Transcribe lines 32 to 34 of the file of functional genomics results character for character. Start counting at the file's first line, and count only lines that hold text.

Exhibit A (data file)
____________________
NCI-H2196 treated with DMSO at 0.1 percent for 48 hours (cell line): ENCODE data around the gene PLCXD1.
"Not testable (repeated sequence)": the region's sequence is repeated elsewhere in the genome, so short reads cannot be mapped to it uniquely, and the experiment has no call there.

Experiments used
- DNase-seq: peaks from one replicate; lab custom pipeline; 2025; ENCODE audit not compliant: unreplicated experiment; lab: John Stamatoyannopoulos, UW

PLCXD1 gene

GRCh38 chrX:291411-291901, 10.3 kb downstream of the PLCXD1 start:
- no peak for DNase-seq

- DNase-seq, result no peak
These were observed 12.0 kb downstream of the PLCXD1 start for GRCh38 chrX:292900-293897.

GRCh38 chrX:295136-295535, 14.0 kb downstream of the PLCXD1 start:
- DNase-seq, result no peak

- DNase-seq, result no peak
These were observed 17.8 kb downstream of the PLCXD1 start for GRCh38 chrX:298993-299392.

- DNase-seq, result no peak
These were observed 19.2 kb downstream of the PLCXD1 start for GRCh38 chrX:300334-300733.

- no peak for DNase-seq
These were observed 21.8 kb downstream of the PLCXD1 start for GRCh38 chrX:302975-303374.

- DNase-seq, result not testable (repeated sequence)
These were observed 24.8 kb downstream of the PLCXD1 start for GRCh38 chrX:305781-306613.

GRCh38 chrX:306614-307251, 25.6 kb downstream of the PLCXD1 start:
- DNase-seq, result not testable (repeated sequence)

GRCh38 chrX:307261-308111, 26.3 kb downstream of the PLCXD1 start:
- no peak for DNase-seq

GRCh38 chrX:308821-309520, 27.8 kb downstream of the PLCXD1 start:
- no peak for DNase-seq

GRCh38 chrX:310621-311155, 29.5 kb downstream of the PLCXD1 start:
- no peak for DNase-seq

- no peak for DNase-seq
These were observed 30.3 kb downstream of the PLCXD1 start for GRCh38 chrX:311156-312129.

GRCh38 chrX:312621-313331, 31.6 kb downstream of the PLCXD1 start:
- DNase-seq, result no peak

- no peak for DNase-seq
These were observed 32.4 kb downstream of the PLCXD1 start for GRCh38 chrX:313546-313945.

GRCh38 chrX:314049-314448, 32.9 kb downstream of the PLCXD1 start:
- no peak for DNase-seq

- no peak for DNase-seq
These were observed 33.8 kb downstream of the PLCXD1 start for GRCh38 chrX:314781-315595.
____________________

- no peak for DNase-seq
These were observed 32.4 kb downstream of the PLCXD1 start for GRCh38 chrX:313546-313945.

GRCh38 chrX:314049-314448, 32.9 kb downstream of the PLCXD1 start: